Notes from Seattle

For those who don't know, I've spent the last few days in the Emerald City up north visiting family.  Since we in Portland are sometimes accused of being provincial, I thought I'd take the opportunity to clue you in to the character and state of things up here.

Seattle is a beautiful city.  Its most imposing natural landmark is Mt. Rainier (literal translation from Native American: "more rain"), nestled a few dozen miles to the southeast of the city.  Seattlites are quite proud of their mountain grandeur, which distinguishes the city from most.  Outside of half the towns in Oregon, of course.  And Northern California.  And Colorado.  And Wyoming.  And parts of Utah.  In any case, they're happy to have Rainier, as it allows them to describe their city as "scenic", which is a fancy way of saying "slow to drive through".

Seattle's other obvious natural treasure is Puget Sound.  You may wonder how a body of water is designated a "Sound".  In this case it's because other than sight, that's the only sense you can employ while interacting with the water in question.  It looks like an ocean but it lacks modern conveniences like...ohhhh...any discernable beach or access to the shoreline.  This tends to cut down on those annoyingly stereotypical waterfront activities such as Frisbee throwing, kite-flying, sand-castle building, volleyball playing, and of course swimming.  You can listen to the water lapping up on the land, but that's all you get.  Well, except some days when there's an air inversion.  Then you're treated to Puget Smell.  But that didn't look as good in the visitor brochures.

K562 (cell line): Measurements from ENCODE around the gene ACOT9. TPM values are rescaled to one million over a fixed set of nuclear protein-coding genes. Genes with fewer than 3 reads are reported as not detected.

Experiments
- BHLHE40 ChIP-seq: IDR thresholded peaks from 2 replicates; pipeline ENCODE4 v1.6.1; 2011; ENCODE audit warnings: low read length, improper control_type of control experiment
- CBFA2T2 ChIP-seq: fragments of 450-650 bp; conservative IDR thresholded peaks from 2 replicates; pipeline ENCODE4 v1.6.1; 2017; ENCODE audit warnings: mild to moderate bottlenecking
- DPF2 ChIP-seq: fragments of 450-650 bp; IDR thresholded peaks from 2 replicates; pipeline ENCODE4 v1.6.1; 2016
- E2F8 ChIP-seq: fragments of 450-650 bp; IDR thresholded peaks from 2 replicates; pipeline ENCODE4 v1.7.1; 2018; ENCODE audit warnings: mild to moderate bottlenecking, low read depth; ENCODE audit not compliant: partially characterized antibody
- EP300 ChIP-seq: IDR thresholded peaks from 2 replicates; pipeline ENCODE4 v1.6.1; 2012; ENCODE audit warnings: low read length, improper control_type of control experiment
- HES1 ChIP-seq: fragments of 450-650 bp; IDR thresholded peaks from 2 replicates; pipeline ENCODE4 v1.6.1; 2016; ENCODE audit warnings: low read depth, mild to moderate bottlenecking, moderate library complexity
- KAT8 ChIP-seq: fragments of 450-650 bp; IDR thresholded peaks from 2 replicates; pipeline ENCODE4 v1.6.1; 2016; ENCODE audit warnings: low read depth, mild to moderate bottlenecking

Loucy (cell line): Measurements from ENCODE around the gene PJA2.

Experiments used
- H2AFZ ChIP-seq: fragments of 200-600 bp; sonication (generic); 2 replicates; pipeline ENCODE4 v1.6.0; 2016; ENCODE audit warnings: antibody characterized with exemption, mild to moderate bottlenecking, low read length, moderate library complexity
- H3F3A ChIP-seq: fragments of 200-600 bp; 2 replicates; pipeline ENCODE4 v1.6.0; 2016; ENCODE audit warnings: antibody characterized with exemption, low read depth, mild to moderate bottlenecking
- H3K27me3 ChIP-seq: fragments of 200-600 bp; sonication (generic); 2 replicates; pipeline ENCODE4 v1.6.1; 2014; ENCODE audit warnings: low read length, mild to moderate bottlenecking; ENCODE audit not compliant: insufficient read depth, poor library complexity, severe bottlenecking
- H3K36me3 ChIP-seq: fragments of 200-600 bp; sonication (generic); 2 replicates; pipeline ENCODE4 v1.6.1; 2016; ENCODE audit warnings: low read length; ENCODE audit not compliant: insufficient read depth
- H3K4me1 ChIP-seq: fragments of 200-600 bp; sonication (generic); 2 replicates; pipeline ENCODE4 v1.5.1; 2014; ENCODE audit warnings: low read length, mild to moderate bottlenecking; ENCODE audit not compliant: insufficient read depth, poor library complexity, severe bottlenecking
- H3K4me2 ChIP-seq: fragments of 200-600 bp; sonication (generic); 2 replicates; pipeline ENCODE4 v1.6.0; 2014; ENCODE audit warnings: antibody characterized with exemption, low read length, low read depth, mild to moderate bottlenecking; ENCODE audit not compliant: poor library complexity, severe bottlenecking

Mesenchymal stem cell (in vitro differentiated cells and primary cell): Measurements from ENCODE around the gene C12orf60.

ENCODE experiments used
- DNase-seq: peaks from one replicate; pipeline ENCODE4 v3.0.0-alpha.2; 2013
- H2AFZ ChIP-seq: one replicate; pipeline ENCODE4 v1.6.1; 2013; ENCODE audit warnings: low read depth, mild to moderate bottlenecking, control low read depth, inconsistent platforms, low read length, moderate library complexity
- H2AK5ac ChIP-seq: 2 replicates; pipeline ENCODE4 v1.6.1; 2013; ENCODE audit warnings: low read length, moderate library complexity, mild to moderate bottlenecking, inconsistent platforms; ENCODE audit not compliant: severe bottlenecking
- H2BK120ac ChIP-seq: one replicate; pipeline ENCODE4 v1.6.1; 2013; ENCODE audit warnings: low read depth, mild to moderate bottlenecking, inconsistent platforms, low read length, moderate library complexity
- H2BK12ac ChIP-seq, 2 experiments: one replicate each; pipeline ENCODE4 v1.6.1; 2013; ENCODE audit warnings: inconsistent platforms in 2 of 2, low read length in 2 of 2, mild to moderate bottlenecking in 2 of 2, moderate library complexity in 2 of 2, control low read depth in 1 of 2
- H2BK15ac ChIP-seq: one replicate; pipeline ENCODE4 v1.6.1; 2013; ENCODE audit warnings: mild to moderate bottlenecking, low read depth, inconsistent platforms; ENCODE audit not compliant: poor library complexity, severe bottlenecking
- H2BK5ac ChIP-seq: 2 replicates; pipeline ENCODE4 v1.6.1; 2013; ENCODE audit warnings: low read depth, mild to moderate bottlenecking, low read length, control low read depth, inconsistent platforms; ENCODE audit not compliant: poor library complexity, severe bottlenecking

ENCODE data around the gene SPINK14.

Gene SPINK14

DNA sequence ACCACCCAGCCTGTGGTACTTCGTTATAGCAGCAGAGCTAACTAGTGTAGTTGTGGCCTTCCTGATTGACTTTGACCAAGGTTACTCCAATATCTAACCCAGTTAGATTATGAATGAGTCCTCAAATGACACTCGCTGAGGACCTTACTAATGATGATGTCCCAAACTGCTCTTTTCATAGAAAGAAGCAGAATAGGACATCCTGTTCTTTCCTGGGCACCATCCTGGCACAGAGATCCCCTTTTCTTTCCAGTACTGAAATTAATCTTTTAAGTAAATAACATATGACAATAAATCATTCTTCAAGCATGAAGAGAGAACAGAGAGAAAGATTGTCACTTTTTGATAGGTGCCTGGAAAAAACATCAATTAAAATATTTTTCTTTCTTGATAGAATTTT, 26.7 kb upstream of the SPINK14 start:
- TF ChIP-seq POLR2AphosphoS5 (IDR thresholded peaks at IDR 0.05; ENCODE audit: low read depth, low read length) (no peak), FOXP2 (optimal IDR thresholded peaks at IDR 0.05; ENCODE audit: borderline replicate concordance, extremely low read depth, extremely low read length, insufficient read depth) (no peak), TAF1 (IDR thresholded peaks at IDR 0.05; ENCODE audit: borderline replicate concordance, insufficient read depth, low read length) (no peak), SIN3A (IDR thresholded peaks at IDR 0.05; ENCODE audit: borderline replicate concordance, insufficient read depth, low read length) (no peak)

But fear not!  Even if you can't touch the water or get within ten feet of it without negotiating your way through an industrial wasteland you can still get the maritime experience by taking one of the ferries which regularly depart from Pier 52 on the water(less)front.  These massive ships could easily fit 800 walruses on their sun deck.  That is if the walruses wanted to pay $7 a pop to have a constant 30 mile-per-hour wind drive them under cover of the enclosed deck even on the sunniest of days.  And if the walruses didn't mind getting stampeded by tourists rushing fore and aft to snap pictures of things far too tiny to see.  Every hour or so a ferry awaits to sweep you away to an exotic destination.  You can choose a small, artsy island that's so overdeveloped that you can't access the shoreline there either...a place where locals will be happy to charge you $20 for a fish and chips basket that would have run you $8.99 on the other side of the water.  (Culture!)  Or you can debark near a naval base where wandering sailors will chase anything displaying any remotely feminine quality.  (62 ways to itch in one convenient package!)